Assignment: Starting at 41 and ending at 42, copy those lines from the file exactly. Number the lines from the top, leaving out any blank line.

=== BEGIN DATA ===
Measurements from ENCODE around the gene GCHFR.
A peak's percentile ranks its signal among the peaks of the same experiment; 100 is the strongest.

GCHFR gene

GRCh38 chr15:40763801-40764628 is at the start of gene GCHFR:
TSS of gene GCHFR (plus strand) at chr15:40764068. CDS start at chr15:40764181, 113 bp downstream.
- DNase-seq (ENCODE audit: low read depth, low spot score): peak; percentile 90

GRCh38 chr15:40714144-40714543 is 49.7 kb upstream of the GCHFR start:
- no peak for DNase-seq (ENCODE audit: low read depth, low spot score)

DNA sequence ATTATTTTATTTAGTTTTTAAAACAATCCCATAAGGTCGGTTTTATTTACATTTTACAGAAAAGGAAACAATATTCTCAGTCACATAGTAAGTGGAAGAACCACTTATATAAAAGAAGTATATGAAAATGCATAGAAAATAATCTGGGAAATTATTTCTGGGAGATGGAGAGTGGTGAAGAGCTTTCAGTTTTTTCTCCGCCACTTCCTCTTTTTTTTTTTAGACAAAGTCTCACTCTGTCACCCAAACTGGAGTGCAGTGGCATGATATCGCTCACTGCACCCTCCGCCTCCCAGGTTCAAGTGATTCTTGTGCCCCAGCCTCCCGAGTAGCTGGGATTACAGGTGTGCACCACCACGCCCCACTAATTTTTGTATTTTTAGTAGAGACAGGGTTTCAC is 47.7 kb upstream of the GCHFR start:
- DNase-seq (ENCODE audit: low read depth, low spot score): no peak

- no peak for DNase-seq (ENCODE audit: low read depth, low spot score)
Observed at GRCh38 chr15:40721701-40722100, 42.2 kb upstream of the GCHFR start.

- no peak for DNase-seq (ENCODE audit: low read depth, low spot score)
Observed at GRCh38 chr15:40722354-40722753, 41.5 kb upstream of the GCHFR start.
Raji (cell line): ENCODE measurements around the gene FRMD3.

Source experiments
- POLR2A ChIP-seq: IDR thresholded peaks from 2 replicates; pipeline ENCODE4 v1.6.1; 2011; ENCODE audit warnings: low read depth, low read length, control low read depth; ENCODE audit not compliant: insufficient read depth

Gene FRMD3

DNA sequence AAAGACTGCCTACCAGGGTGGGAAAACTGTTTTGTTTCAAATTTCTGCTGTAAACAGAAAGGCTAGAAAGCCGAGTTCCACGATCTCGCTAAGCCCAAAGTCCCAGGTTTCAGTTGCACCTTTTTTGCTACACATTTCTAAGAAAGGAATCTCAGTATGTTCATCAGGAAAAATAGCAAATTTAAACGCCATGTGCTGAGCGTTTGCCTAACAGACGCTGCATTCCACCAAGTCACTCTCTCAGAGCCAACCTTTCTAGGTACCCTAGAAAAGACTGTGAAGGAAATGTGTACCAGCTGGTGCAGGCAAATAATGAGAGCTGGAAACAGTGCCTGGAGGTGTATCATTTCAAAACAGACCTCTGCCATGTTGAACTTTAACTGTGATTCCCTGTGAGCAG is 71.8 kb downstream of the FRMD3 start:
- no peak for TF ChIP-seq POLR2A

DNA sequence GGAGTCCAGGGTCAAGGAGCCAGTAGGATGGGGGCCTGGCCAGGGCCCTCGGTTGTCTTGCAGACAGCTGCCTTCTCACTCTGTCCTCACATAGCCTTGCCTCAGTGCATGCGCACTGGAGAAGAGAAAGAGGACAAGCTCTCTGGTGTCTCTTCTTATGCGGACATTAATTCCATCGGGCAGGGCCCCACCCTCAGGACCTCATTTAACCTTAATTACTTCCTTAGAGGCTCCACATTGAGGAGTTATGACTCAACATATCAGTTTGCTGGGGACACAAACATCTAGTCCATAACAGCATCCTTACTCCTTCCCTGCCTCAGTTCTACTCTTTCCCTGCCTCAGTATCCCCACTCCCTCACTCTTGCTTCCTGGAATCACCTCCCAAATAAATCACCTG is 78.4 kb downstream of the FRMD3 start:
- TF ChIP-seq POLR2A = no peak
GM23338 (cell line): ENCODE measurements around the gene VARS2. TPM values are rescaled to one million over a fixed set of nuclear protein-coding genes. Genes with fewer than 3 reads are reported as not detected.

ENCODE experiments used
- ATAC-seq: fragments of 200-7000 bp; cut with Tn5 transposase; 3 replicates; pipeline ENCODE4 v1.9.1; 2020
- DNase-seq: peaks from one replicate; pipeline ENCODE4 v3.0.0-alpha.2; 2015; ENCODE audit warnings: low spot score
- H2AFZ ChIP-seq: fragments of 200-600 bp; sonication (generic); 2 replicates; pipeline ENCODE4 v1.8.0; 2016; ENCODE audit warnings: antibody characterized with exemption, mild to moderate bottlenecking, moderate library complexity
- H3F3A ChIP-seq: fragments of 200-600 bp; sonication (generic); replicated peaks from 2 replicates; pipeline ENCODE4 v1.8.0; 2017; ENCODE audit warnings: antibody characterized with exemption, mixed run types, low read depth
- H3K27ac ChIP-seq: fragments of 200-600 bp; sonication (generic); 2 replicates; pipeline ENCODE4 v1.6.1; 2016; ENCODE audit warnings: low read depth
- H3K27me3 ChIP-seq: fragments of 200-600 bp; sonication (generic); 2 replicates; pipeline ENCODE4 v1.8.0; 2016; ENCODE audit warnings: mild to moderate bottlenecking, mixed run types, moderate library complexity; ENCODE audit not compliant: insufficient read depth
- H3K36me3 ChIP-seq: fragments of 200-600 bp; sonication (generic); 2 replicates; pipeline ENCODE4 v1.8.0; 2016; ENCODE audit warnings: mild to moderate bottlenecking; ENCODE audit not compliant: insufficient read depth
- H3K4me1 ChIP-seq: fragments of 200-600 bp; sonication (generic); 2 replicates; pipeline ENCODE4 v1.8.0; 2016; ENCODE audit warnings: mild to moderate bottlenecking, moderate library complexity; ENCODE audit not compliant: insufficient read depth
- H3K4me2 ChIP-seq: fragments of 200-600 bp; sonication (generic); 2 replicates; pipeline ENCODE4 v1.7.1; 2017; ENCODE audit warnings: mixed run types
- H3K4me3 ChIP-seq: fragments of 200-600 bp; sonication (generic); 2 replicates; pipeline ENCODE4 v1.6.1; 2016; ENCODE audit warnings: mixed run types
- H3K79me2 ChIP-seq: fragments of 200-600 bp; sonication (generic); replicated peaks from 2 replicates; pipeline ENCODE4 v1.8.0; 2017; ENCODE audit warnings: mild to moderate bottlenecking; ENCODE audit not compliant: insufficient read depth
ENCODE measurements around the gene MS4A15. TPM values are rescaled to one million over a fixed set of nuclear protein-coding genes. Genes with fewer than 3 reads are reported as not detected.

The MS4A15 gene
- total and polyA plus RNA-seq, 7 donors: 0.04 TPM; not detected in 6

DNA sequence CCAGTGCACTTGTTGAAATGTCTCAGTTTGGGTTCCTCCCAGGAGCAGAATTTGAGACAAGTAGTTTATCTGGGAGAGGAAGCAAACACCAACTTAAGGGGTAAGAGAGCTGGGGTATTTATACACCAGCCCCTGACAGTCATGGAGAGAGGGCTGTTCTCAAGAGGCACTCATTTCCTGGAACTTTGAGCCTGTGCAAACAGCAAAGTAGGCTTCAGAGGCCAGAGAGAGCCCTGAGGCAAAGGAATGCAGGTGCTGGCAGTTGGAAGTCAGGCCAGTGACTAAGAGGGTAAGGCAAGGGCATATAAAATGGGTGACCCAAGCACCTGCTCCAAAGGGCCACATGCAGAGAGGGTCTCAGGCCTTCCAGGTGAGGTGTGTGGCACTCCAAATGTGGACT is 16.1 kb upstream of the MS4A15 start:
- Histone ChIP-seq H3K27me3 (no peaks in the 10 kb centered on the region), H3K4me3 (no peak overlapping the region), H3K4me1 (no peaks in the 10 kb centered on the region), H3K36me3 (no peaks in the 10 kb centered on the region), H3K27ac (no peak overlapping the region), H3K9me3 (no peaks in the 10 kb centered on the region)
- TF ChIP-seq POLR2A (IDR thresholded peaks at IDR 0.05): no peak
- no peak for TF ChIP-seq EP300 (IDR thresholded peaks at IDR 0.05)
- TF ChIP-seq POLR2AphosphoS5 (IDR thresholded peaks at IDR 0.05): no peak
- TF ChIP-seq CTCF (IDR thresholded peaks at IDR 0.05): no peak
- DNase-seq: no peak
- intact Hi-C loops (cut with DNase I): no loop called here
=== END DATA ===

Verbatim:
- TF ChIP-seq POLR2A (IDR thresholded peaks at IDR 0.05): no peak
- no peak for TF ChIP-seq EP300 (IDR thresholded peaks at IDR 0.05)